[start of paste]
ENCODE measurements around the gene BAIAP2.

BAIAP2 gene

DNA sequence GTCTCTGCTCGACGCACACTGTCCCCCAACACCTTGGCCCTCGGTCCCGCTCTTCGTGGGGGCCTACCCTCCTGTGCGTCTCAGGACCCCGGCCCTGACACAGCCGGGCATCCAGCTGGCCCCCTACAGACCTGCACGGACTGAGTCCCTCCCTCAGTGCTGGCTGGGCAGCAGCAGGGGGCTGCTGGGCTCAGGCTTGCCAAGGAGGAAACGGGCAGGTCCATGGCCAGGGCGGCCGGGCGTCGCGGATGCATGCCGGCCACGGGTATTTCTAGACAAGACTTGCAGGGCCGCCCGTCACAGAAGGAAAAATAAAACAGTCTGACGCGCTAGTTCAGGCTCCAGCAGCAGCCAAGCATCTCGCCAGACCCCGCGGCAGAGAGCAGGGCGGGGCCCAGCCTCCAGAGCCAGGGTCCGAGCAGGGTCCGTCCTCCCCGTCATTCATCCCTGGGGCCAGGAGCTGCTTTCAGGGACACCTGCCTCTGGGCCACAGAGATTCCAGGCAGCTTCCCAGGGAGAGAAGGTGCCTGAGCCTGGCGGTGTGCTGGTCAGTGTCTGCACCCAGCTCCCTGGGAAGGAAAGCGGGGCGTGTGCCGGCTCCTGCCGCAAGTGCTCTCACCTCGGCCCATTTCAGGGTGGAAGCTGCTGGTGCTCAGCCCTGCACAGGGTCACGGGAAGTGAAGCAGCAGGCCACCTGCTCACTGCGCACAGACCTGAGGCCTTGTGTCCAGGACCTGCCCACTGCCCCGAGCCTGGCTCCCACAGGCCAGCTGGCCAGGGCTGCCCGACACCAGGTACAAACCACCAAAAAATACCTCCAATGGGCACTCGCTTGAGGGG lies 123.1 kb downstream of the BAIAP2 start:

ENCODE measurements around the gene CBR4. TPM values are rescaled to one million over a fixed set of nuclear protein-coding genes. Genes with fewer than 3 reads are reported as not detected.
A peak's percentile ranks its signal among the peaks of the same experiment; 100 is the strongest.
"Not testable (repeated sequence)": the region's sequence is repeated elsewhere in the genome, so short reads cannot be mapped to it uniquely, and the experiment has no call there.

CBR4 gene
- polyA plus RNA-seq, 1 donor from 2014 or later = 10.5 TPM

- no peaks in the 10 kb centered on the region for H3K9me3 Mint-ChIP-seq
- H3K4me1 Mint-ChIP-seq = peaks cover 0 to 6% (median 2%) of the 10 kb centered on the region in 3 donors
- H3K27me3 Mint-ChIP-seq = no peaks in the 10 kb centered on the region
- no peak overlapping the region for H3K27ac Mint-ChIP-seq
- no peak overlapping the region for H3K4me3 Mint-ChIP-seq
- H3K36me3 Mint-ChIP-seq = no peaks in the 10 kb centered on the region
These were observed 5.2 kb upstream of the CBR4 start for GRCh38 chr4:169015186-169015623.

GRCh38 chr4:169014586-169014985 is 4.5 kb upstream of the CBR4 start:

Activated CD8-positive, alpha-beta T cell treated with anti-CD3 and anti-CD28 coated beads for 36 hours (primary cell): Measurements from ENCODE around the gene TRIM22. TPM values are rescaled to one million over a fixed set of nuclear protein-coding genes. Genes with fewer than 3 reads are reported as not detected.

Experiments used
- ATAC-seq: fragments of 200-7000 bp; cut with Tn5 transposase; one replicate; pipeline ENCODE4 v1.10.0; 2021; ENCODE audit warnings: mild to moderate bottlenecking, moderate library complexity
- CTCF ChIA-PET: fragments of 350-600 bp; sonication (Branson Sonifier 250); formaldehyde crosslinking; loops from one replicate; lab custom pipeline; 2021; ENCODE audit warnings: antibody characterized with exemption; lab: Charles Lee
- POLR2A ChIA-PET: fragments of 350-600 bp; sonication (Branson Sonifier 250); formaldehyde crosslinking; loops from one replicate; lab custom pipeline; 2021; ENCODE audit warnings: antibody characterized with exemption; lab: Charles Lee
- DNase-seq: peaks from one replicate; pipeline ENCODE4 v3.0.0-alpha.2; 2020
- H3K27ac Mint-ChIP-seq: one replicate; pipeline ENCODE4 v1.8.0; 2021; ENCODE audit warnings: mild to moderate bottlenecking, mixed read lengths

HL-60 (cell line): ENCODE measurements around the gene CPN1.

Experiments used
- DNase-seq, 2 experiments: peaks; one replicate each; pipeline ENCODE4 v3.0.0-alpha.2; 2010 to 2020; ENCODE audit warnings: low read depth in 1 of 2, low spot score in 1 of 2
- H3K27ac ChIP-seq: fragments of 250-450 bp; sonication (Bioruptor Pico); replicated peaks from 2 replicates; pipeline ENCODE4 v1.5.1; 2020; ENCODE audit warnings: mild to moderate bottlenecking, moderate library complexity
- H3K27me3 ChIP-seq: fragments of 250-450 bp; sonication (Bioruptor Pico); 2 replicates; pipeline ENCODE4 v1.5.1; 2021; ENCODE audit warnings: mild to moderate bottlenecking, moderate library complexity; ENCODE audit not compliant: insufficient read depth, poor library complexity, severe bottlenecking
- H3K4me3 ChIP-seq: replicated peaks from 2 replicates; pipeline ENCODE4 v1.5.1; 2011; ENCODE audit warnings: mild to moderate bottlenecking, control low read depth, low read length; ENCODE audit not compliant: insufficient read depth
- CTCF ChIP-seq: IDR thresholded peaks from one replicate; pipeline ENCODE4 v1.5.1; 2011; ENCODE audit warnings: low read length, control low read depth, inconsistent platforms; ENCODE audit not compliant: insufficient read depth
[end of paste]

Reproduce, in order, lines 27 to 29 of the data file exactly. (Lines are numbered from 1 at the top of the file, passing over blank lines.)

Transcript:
- H3K27ac ChIP-seq: fragments of 250-450 bp; sonication (Bioruptor Pico); replicated peaks from 2 replicates; pipeline ENCODE4 v1.5.1; 2020; ENCODE audit warnings: mild to moderate bottlenecking, moderate library complexity
- H3K27me3 ChIP-seq: fragments of 250-450 bp; sonication (Bioruptor Pico); 2 replicates; pipeline ENCODE4 v1.5.1; 2021; ENCODE audit warnings: mild to moderate bottlenecking, moderate library complexity; ENCODE audit not compliant: insufficient read depth, poor library complexity, severe bottlenecking
- H3K4me3 ChIP-seq: replicated peaks from 2 replicates; pipeline ENCODE4 v1.5.1; 2011; ENCODE audit warnings: mild to moderate bottlenecking, control low read depth, low read length; ENCODE audit not compliant: insufficient read depth